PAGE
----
Politico’s Jonathan Martin reports on Limbaugh’s latest display of bigotry:
Rush Limbaugh said Colin Powell’s decision to get behind Barack Obama appeared to be very much tied to Obama’s status as the first African-American with a chance to become president.
“Secretary Powell says his endorsement is not about race,” Limbaugh wrote in an e-mail. “OK, fine. I am now researching his past endorsements to see if I can find all the inexperienced, very liberal, white candidates he has endorsed. I’ll let you know what I come up with.”
For those who can’t read between the lines, Limbaugh’s assertion here is pretty clear: Colin Powell only endorsed Barack Obama because they’re both black.
But if this is true, then what is Limbaugh’s excuse for why the conservative Chicago Tribune endorsed Obama– the first endorsement of a Democratic candidate in its 161-year history? And what is Limbaugh’s excuse for the Los Angeles Times, who gave Obama its first presidential endorsement since 1972, and also its first endorsement ever of a Democratic candidate? And what is Limbaugh’s excuse for why the rigidly Republican News-Register in Oregon wrote a strong endorsement for Obama that knocked New York Times writer Nicholas Kristof off his feet, including the following:
Only one candidate stands for change in this year’s presidential race — Barack Obama. Obama’s intellect, temperament and ability to inspire are precisely what we need after a disastrous eight years under George W. Bush.
What did Limbaugh have to say about the other major Republican figures who have endorsed Obama: Lincoln Chafee, Jim Leach, Susan Eisenhower, Ed Koch?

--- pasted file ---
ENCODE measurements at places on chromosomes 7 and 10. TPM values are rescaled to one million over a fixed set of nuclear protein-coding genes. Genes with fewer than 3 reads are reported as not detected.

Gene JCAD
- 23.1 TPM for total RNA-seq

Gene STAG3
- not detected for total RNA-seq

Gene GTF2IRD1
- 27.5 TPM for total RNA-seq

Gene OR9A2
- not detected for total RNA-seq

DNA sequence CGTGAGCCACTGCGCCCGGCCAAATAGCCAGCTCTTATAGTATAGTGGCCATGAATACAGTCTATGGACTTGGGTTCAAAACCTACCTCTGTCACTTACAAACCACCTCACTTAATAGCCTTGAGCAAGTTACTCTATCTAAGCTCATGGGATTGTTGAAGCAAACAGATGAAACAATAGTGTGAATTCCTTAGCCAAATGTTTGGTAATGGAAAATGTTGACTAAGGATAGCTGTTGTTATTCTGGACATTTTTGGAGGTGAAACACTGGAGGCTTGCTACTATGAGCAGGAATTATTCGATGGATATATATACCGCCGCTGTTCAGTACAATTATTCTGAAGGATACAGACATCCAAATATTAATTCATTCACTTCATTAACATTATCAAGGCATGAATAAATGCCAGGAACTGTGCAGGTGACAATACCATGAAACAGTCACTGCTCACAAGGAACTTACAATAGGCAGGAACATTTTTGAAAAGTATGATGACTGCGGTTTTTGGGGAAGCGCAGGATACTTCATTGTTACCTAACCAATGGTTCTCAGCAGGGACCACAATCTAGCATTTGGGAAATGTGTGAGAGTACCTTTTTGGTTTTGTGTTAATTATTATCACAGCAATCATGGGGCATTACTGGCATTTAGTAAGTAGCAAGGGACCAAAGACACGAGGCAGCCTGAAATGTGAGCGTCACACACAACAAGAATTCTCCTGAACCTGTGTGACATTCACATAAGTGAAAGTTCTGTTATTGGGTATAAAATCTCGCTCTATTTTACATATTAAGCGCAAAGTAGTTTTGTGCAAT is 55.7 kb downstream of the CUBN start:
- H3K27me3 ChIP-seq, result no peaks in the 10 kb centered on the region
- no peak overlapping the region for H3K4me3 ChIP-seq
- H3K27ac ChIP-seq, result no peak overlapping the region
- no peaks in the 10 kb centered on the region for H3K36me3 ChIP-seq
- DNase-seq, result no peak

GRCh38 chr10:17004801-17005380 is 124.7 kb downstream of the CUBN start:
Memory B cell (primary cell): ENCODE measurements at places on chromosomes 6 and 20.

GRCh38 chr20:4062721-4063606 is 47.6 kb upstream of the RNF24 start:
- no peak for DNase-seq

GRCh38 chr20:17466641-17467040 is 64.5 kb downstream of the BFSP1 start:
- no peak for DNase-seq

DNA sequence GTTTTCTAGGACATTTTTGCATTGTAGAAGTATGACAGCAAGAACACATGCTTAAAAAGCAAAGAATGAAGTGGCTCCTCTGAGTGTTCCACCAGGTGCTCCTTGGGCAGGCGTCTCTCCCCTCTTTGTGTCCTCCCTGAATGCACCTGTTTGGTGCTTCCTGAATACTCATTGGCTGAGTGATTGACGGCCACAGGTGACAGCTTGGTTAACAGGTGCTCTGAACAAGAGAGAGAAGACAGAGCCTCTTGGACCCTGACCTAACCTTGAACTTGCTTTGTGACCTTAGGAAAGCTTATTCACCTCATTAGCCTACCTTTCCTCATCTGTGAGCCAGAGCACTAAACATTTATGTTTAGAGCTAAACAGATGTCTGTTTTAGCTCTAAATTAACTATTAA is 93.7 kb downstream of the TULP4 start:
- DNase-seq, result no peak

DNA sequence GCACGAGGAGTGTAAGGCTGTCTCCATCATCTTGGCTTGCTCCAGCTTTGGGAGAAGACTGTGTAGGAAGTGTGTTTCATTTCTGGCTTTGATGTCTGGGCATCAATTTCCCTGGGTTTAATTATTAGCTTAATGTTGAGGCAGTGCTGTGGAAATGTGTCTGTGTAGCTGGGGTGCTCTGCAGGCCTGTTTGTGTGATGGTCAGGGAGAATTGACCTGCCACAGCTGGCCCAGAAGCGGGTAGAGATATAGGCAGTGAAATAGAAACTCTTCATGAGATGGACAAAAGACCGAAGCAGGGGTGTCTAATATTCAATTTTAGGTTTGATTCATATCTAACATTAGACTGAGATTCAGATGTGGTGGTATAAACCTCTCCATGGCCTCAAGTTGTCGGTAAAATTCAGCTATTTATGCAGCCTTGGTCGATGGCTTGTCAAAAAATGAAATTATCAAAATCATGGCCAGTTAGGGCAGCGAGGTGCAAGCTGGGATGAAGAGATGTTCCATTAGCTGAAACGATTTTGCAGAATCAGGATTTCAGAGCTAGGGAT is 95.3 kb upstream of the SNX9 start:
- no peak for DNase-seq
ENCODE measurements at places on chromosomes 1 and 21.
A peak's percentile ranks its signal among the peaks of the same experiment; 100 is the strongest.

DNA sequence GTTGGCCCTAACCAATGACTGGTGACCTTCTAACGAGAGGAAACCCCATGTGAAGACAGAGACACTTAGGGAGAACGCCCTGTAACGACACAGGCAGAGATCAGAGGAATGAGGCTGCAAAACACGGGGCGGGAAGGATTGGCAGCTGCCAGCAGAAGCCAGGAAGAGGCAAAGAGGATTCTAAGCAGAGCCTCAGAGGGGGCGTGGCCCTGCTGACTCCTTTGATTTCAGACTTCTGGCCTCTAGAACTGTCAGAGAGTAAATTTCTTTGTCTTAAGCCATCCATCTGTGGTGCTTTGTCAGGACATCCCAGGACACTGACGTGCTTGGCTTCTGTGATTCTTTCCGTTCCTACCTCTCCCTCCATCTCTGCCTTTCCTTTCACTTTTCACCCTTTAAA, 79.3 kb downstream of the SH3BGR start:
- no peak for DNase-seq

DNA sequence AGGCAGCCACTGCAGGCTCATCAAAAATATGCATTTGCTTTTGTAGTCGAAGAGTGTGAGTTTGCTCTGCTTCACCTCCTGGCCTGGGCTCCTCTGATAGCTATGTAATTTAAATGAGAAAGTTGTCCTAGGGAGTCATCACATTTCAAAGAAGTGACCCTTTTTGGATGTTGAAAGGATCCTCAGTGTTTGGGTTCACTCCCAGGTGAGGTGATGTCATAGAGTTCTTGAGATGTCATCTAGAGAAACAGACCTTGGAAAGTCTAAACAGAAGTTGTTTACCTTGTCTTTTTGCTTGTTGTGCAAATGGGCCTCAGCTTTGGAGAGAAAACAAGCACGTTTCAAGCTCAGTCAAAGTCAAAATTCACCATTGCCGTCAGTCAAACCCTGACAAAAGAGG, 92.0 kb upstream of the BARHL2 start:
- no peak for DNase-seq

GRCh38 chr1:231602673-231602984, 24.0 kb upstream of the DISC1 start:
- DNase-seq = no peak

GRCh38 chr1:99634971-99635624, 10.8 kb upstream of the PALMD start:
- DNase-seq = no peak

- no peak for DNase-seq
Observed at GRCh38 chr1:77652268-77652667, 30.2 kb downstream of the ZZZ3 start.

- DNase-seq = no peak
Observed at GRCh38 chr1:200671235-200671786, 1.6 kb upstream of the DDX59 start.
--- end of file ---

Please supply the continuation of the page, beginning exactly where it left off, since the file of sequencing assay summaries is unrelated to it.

But most importantly, what did Limbaugh have to say when another prominent Republican military man, retired four-star Air Force General Tony McPeak endorsed Obama? Did Limbaugh sarcastically promise to “find all the inexperienced, very liberal, white candidates he has endorsed”? Did Limbaugh question McPeak’s endorsement on the grounds of race? No. And for one simple reason: McPeak is white, Powell is black.
If this isn’t racism, then the word has no meaning.
Of course, this isn’t the first time Limbaugh has played the race card when it comes to the success of a black man. As you may remember, five years ago Limbaugh was forced to resign from ESPN after igniting a firestorm of controversy with this statement about Philadelphia Eagles quarterback Donovan McNabb:
I don’t think he’s been that good from the get-go. I think what we’ve had here is a little social concern in the NFL. I think the media has been very desirous that a black quarterback do well. They’re interested in black coaches and black quarterbacks doing well. I think there’s a little hope invested in McNabb and he got a lot of credit for the performance of his team that he really didn’t deserve. The defense carried this team.
This was despite the fact that McNabb at that point, only two full seasons into his career, was a two-time Pro Bowl quarterback, who in 2000 finished second in league MVP voting and in 2001 led his team to the NFC championship game. According to Limbaugh, McNabb’s success, like Obama’s, was due to race.